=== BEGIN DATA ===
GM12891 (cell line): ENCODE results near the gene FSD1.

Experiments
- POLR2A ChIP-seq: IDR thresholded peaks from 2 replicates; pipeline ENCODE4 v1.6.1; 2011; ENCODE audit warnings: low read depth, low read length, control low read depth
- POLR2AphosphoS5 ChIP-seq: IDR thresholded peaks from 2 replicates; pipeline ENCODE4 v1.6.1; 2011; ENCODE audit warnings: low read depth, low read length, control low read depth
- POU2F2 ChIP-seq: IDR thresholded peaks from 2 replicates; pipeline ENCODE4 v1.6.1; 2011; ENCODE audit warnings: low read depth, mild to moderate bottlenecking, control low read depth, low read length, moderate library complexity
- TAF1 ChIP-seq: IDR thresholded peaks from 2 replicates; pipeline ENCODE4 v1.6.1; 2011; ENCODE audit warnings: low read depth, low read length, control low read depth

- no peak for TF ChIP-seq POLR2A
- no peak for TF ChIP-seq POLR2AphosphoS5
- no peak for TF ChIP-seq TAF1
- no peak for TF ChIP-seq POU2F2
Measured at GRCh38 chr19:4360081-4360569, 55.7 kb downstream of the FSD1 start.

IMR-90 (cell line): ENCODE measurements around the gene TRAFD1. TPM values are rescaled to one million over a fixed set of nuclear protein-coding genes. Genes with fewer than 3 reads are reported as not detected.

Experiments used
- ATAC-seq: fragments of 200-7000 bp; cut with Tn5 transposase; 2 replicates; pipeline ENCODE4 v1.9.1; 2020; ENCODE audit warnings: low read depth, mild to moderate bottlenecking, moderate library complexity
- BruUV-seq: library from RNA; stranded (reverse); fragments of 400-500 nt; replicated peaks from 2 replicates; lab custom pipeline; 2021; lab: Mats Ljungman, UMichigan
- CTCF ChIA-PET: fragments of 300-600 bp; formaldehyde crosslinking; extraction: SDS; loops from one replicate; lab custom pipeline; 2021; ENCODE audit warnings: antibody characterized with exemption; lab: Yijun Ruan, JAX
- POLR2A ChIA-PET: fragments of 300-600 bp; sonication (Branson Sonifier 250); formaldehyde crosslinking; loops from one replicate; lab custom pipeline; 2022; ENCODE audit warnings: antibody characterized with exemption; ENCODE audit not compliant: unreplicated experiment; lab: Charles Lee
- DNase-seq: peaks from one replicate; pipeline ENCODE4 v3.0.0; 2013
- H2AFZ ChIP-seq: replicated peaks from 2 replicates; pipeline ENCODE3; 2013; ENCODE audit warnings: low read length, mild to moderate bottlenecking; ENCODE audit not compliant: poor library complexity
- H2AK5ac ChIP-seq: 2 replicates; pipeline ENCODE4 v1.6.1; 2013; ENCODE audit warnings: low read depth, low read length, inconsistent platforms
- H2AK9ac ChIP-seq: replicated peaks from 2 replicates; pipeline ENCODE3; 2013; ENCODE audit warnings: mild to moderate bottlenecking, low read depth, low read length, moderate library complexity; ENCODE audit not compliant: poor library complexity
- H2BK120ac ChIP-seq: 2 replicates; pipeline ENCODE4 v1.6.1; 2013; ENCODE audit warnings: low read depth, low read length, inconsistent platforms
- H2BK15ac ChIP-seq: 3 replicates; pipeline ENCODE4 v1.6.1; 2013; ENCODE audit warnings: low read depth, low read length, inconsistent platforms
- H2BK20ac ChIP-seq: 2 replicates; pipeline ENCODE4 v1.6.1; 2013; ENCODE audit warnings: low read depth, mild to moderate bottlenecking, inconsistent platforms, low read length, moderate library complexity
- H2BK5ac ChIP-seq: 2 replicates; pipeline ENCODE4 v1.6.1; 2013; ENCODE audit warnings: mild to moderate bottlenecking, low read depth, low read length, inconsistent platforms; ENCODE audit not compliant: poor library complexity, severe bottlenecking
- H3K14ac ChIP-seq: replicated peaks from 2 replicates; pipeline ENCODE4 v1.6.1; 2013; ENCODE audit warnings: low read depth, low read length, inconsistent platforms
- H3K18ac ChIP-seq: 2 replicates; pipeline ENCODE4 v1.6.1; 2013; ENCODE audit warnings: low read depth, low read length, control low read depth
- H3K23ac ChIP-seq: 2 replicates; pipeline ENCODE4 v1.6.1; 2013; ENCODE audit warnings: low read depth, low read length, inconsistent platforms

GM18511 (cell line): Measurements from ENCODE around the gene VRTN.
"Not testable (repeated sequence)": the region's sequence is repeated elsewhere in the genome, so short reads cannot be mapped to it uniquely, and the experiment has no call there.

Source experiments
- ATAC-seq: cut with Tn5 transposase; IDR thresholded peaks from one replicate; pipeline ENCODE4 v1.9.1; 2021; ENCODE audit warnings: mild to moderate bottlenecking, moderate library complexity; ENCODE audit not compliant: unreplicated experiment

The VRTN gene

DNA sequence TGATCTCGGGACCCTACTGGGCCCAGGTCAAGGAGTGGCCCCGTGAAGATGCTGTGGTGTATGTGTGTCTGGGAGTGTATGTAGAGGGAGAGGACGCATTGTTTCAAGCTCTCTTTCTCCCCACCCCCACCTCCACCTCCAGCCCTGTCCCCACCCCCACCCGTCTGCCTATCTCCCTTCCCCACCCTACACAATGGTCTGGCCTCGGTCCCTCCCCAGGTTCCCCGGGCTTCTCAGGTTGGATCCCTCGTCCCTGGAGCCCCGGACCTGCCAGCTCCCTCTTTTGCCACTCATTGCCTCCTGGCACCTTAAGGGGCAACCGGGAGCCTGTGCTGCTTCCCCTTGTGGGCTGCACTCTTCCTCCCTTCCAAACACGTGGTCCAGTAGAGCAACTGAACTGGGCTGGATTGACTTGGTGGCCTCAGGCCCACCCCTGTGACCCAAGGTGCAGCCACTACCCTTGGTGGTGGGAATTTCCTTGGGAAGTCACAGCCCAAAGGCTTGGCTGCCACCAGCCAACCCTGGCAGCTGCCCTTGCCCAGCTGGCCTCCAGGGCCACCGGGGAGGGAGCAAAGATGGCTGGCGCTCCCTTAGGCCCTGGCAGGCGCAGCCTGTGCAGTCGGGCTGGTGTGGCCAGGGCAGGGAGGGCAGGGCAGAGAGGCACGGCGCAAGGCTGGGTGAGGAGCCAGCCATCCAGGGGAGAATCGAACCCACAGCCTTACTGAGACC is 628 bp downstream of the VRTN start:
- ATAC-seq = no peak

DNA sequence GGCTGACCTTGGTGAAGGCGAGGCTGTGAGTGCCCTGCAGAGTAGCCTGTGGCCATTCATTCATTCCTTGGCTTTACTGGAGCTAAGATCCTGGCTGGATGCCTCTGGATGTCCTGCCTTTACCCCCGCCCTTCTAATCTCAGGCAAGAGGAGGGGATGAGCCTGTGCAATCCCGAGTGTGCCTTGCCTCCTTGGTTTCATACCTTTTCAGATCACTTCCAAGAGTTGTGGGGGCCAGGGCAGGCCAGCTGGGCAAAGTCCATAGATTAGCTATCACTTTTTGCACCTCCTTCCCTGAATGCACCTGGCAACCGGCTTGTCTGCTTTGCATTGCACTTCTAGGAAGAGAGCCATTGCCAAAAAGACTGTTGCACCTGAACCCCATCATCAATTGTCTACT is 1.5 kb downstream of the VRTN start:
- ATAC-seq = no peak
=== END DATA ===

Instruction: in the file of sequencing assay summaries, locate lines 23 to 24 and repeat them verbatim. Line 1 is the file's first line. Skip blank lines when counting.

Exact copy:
- H2BK15ac ChIP-seq: 3 replicates; pipeline ENCODE4 v1.6.1; 2013; ENCODE audit warnings: low read depth, low read length, inconsistent platforms
- H2BK20ac ChIP-seq: 2 replicates; pipeline ENCODE4 v1.6.1; 2013; ENCODE audit warnings: low read depth, mild to moderate bottlenecking, inconsistent platforms, low read length, moderate library complexity